Search - Stanley Turrentine :: Bluish Bag

Bluish Bag
Stanley Turrentine
Bluish Bag
Genres: Jazz, Pop
  •  Track Listings (12) - Disc #1

No Description Available. Genre: Jazz Music Media Format: Compact Disk Rating: Release Date: 5-JUN-2007


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CD Details

All Artists: Stanley Turrentine
Title: Bluish Bag
Members Wishing: 3
Total Copies: 0
Label: Blue Note Records
Original Release Date: 6/5/2007
Release Date: 6/5/2007
Genres: Jazz, Pop
Styles: Smooth Jazz, Soul-Jazz & Boogaloo, Bebop
Number of Discs: 1
SwapaCD Credits: 1
UPCs: 094638519324, 094638519355


Product Description
No Description Available.
Genre: Jazz Music
Media Format: Compact Disk
Release Date: 5-JUN-2007

CD Reviews

Mr. T & the Big Band Sound
dwood78 | Long Beach, CA USA | 10/09/2007
(5 out of 5 stars)

"While this is not an album per se, it doesn't feel like a collection of songs that Turrentine recored with a big band in two sessions in 1967.

The first 7 songs were recorded in Feb. & were later appeared in two LPs released in the mid-late 1970s. Ranging from an orginal (the opening track) to bossa novas, & standards. "Here's That Rainy Day" is a very hunting song. "Night Song" is also interesting, with its nighttime feeling.

The last 5 songs were recorded in June & were in the Blue Note vaults (IE never issued til now). These songs have more of a big band sound than the previous tunes. Morely of Henry Mancini songs, they're very upbeat esp. the last 2 tracks on this disc.

Overall, Duke Pearson did a good job with the arrangements. But I did wish he allowed for the other musicians to solo. The people in these two sessions are a who's who of jazz greats. From pianists Kenny Barron & McCoy Tyner to trumpeters Donald Byrd & Blue Mitchell, flute player Joe Farrell & baritone saxman Pepper Adams, to name a few. Some of these musicians do have solos, but they are often brief (the pianists are the exceptions).

Yet, this recording was a surprise with its previous & unreleased material. Definitely buy this if you're a jazz fan.

Unburied Treasures
Kurt Harding | Boerne TX | 12/15/2007
(5 out of 5 stars)

"On occasion, while cruising the bins at one of the big box stores, I encounter something unexpected at a good price. That's how I found this! I am a huge fan of Stanley Turrentine, particularly his Blue Note and CTI years, so it was only while reading the liner notes in the informative booklet that accompanies A Bluish Bag that I realized why I neither seen nor heard this album before. That's because until now it had never been released that way. Instead, this release is a collection of remastered tunes that are the result of a series of sessions originally recorded for Blue Note in 1967. Some had been scattered around on other albums, some are being heard again for the first time since they were recorded.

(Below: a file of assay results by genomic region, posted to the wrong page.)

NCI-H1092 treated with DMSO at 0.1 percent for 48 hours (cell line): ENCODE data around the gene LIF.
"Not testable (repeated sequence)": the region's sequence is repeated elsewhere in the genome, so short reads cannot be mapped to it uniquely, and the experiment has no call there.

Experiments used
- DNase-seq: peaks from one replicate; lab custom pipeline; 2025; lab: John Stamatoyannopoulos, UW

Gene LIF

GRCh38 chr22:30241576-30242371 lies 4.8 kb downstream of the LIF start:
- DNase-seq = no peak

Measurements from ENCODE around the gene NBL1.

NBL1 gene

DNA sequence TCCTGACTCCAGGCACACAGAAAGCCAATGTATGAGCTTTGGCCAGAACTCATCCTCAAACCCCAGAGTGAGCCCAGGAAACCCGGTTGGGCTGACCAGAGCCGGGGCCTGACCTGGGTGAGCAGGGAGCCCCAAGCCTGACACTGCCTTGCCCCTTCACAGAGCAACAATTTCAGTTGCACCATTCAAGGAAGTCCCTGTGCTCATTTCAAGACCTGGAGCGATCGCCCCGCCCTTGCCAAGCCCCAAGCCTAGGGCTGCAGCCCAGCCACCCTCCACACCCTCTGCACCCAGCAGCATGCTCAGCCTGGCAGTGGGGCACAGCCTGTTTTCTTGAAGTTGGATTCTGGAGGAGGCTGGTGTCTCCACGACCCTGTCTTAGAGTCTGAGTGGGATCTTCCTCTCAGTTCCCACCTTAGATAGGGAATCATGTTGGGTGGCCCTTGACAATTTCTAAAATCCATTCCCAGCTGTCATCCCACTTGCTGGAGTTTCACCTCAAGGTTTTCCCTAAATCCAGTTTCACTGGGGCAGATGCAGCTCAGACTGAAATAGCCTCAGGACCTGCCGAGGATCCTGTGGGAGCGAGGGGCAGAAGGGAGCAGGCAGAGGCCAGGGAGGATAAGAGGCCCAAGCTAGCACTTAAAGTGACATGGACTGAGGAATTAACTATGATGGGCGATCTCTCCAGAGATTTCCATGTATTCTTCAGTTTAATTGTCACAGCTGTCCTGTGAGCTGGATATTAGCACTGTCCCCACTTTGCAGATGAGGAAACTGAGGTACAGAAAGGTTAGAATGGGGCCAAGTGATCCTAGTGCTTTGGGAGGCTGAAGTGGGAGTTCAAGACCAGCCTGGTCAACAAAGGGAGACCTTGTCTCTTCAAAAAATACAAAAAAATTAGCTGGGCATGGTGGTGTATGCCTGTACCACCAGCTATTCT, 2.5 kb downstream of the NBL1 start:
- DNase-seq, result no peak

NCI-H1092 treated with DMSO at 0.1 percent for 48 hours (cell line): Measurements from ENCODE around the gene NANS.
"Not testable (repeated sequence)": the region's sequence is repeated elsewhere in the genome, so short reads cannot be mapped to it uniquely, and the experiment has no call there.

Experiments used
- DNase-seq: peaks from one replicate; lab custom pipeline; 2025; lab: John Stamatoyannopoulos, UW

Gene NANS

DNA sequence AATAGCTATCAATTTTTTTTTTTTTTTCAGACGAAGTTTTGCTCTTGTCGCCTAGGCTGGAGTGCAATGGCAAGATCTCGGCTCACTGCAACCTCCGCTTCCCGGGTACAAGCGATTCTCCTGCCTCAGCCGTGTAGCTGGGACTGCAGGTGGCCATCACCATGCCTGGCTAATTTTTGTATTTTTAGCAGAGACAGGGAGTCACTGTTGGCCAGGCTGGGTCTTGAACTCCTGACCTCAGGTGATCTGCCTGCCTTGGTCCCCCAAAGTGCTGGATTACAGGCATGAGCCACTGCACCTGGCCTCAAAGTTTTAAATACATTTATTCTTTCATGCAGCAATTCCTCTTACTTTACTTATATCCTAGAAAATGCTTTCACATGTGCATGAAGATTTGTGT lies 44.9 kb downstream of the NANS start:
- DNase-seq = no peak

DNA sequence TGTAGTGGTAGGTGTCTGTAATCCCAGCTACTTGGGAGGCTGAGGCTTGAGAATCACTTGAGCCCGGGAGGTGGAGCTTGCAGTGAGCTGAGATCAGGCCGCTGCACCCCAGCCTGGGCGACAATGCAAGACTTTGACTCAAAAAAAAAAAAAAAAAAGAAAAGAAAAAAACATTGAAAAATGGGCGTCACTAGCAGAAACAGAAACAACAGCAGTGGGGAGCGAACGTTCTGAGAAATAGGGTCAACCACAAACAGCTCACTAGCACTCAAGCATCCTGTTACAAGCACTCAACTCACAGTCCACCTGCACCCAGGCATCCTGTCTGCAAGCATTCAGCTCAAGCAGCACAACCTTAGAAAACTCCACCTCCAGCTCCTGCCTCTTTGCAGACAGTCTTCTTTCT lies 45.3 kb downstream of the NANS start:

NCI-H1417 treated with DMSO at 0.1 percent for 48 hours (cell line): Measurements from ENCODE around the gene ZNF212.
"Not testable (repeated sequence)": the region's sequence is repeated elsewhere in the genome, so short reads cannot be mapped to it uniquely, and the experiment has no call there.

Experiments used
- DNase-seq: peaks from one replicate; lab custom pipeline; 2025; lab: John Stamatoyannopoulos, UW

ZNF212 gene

The listener gets nearly seventy minutes of quite remarkable jazz. Some of it sways a la bossa nova and some of the rest swings in the funkiest cool jazz tradition. My favorites include the snappy Blues for Del, an exquisite take on Jobim's She's a Carioca, What Now My Love, Days of Wine and Roses, and the title cut. But the best is a quite spectacular rendition of Manha Da Carnaval, which in my opinion is one of the finest movie (Orfeu Negro) themes ever written and one which brought composer Luis Bonfa and the bossa nova sound worldwide popularity.
In addition to some very tasty Turrentine chops, you get an all-star ensemble that includes at various times such jazz greats as Donald Byrd, Joe Farrell, Pepper Adams, Ron Carter, Blue Mitchell, McCoy Tyner and many other lesser-known but still excellent jazzbos. Throw in arrangements by Duke Pearson and hire Rudy Van Gelder as engineer and you just know that A Bluish Bag is going to be a quality piece of work!
This collection of unburied treasures comes obviously recommended. A reading of the liner notes suggests a promise of more to come. I can't wait!"
A very nice collection of tunes
D. Bartholome | Highlands, TX USA | 08/01/2009
(4 out of 5 stars)

"The other reviews have explained the genesis of this album, so I won't repeat it--but I have to say, I continue to be amazed at the amount of great music Blue Note didn't issue at the time it was recorded. This is a really nice collection. Stanley is, as always, a pleasure to listen to, so laid back, but in a gutsier, more muscular way than Stan Getz (who I also love). And the Duke Jordan arrangements are wonderful. Such beautiful harmonies and textures. I'm really digging the sound of this "downsized" big band (most cuts feature nine or ten players). The harmonic richness is there, but it's never overpowering, and it consistently avoids big-band cliches. If you like Stanley's "Rough 'N' Tumble" or "The Spoiler," then you will dig this set. Same general instrumental format, all Duke Jordan arrangements."